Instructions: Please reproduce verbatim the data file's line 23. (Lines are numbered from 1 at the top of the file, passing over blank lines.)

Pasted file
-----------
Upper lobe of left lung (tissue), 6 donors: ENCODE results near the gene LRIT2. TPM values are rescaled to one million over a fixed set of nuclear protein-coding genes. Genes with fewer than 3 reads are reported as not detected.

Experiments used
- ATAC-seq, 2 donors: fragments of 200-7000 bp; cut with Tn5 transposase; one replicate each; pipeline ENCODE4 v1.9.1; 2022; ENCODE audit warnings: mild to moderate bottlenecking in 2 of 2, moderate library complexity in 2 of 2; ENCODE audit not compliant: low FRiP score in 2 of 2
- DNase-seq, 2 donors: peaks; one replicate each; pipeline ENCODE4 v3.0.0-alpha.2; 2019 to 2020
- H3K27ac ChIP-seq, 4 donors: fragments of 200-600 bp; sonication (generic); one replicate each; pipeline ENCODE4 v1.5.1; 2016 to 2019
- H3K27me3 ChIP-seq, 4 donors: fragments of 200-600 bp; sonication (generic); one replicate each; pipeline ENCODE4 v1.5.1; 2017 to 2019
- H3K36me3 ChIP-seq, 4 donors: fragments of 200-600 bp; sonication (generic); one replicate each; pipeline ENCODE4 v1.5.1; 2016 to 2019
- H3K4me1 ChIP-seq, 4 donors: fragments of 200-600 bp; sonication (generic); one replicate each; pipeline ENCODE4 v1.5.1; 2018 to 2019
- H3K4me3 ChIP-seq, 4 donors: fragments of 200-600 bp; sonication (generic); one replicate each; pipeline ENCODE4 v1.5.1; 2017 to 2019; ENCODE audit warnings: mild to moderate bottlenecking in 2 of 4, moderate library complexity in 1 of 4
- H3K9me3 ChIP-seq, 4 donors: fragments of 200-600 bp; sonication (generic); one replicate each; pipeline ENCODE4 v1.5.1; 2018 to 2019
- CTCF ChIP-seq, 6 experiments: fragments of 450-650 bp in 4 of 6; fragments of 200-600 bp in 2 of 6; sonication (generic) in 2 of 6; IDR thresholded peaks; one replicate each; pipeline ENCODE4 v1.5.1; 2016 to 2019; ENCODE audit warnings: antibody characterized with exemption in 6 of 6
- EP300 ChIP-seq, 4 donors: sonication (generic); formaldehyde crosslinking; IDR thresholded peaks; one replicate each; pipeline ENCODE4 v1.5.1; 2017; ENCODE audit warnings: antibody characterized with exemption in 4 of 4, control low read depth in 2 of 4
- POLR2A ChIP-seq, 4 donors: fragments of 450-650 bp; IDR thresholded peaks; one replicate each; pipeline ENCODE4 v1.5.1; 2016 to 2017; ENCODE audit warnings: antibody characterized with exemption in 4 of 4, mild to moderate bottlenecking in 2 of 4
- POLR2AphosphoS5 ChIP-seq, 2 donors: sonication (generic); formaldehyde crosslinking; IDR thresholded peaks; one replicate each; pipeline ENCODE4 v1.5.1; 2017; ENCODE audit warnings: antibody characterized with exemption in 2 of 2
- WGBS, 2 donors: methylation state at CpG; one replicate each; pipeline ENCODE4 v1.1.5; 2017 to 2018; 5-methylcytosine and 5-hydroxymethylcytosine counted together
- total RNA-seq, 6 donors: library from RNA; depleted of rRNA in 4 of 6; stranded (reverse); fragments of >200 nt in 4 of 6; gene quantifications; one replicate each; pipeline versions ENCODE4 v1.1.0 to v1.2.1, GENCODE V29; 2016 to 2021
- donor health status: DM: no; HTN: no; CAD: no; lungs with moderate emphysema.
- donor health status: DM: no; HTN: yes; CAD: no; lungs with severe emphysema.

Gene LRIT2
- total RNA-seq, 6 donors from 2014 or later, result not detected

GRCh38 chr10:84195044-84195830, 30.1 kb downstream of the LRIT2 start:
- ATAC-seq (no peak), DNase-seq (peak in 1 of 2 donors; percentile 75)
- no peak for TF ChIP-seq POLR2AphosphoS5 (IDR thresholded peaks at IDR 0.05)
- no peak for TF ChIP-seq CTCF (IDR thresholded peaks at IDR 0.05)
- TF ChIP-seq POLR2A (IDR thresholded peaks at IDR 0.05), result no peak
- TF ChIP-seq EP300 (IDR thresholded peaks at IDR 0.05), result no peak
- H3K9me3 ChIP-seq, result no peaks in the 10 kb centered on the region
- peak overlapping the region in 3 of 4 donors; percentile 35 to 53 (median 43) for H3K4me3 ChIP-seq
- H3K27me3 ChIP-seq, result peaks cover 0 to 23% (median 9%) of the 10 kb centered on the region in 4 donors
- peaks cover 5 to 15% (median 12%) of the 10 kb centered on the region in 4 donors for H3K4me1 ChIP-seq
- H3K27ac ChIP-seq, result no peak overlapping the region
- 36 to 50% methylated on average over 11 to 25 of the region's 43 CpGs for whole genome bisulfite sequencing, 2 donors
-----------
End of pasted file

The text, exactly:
- no peak for TF ChIP-seq POLR2AphosphoS5 (IDR thresholded peaks at IDR 0.05)